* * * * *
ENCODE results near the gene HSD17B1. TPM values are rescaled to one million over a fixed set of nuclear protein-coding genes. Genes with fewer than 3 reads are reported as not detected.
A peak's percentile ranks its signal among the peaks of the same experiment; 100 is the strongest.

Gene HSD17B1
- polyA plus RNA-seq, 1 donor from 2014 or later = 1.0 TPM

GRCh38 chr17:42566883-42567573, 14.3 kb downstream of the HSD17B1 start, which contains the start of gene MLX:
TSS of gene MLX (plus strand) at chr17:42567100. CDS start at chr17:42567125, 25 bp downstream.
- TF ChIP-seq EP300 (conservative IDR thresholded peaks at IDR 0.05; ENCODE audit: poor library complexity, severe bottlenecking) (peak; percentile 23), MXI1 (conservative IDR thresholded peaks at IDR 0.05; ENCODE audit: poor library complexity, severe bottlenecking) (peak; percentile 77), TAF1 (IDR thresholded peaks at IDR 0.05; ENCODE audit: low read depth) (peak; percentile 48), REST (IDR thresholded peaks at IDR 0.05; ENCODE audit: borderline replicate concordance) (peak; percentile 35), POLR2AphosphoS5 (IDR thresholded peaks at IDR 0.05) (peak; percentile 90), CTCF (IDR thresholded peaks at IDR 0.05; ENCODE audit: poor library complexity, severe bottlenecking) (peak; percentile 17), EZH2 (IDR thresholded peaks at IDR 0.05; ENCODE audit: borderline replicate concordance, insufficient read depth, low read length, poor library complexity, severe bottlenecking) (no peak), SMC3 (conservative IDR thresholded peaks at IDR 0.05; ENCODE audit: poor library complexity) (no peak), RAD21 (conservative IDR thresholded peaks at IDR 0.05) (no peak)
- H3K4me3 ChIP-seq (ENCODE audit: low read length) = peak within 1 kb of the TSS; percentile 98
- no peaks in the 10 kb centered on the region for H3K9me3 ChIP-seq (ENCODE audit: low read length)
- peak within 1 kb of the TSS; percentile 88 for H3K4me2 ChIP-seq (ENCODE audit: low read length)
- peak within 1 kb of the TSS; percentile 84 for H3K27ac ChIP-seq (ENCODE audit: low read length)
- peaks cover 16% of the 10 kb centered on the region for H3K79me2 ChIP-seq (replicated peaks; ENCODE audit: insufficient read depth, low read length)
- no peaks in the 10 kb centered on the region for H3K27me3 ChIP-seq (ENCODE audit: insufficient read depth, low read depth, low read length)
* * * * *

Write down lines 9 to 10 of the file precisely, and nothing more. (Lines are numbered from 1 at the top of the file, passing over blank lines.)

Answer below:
- no peaks in the 10 kb centered on the region for H3K9me3 ChIP-seq (ENCODE audit: low read length)
- peak within 1 kb of the TSS; percentile 88 for H3K4me2 ChIP-seq (ENCODE audit: low read length)